I sealed my soil and survey in the envelope and rested it gingerly on my kitchen table. After all, it's precious cargo.

Photo by Margaret Ryan for Upworthy.

Later, on my walk to the mailbox, I caught myself looking closely at my neighbors' yards for the first time. What secret does their soil hold? Maybe those flowers are so tall because they're rooted in possibility. Is there a cure for Alzheimer's under those cherry blossoms?

Maybe. Maybe not.

But since many of us know or will know someone who could benefit from this vital research, it can't hurt to look.

Nature

Pennsylvania home is the entrance to a cave that’s been closed for 70 years

You can only access the cave from the basement of the home and it’s open for business.

This Pennsylvania home is the entrance to a cave.

Have you ever seen something in a movie or online and thought, "That's totally fake," only to find out it's absolutely a real thing? That's sort of how this house in Pennsylvania comes across. It just seems too fantastical to be real, and yet somehow it actually exists.

The home sits between Greencastle and Mercersburg, Pennsylvania, and houses a pretty unique public secret. There's a cave in the basement. Not a man cave or a basement that makes you feel like you're in a cave, but an actual cave that you can't get to unless you go through the house.

Turns out the cave was discovered in the 1830s on the land of John Coffey, according to Uncovering PA, but the story of how it was found is unclear. People would climb down into the cave to explore occasionally until the land was leased about 100 years later and a small structure was built over the cave opening.

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A growing number of people are reevaluating traditional relationships and entering lifestyles that work for them instead of trying to fit into preexisting roles. It makes sense because the more lifestyle options that are available, the greater chance we have to be happy.

A recent trend in unconventional relationships is married couples "living apart together," or LATs as they are known among mental health professionals.

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Marie Kondo playing with her daughters.

Marie Kondo's book, "The Life-Changing Art of Tidying Up," has repeatedly made huge waves around the world since it came out in 2010. From eliminating anything that didn't "spark joy" from your house to folding clothes into tiny rectangles and storing them vertically, the KonMari method of maintaining an organized home hit the mark for millions of people. The success of her book even led to two Netflix series.

It also sparked backlash from parents who insisted that keeping a tidy home with children was not so simple. It's one thing to get rid of an old sweater that no longer brings you joy. It's entirely another to toss an old, empty cereal box that sparks zero joy for you, but that your 2-year-old is inexplicably attached to.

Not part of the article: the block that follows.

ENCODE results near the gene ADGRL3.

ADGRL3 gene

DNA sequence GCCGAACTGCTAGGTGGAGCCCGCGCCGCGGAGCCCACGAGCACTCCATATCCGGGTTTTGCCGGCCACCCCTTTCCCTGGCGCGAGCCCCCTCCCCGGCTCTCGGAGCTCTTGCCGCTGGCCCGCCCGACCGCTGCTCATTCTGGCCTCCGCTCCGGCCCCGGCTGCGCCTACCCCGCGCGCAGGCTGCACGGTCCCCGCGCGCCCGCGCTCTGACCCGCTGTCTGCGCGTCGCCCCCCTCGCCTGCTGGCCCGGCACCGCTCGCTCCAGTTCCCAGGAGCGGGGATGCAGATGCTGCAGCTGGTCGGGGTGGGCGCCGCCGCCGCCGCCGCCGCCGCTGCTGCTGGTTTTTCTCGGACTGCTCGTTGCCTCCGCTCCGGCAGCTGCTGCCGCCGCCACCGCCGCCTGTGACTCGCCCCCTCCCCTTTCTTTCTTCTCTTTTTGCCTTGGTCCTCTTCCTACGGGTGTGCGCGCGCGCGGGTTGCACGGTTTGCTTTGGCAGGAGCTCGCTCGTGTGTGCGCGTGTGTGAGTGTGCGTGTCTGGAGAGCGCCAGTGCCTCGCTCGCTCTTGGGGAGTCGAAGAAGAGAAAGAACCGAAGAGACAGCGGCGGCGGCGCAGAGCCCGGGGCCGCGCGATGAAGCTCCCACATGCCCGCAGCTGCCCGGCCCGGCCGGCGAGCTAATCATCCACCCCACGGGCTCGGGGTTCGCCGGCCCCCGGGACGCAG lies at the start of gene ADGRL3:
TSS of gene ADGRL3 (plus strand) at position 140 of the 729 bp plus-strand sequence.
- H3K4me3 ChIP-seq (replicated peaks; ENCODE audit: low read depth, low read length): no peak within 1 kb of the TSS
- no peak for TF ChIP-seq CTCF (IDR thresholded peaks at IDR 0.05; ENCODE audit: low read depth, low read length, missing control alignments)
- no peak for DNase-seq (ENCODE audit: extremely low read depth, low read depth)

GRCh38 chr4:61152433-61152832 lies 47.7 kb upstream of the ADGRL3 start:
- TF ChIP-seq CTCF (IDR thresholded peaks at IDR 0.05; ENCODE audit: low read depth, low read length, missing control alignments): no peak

To be fair, Kondo never forced her way into anyone's home and made them organize it her way. But also to be fair, she didn't have kids when she wrote her best-selling book on keeping a tidy home. The reality is that keeping a home organized and tidy with children living in it is a whole other ballgame, as Kondo has discovered now that she has three kids of her own.

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Pop Culture

YouTube star MrBeast sponsors 1,000 people's cataract surgery to help them see again

"I had never heard of MrBeast so I almost hung up. But gratefully did not hang up."

YouTube star sponsors 1,000 people's cataract surgery

Blindness touches people's lives around the world and YouTube star Jimmy Donaldson, more popularly known as MrBeast, is trying to do something about it. Donaldson made it his mission to help 1,000 people regain their eyesight with the help of Dr. Jeff Levenson, an ophthalmologist and surgeon in Jacksonville, Florida.

Levenson has been operating a program called "Gift of Sight" for over 20 years. The program provides free cataract surgery to uninsured people who are legally blind for free, so long as they meet certain criteria. Levenson had never heard of Donaldson, and he almost hung up on him when the YouTube star called to ask about a partnership.

"I had never heard of MrBeast so I almost hung up. But gratefully did not hang up," Levenson told CNN.

After figuring out that Donaldson was indeed a real person who wanted to help others, the duo called around the Jacksonville area to determine the people who needed help the most. They got their list of clients from free clinics and homeless shelters, which covered the United States portion of the surgeries.

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If you're in the group of people who need to be entertained, look no further than Gaël Monfils, a professional French tennis player that has earned the nickname, "The Entertainer." Monfils turned pro in 2004 and has multiple championship matches under his belt, and yet he still takes the time to be...extra while playing.

In a compilation video uploaded to TikTok, we see the 36-year-old tennis player dancing after hitting the ball across the net just out of his opponent's reach. But of course, he also doesn't hit the ball like your average player, either. In one part of the video, Monfils jumps up extremely high and bicycle kicks as he hits the ball with his tongue hanging out of his mouth.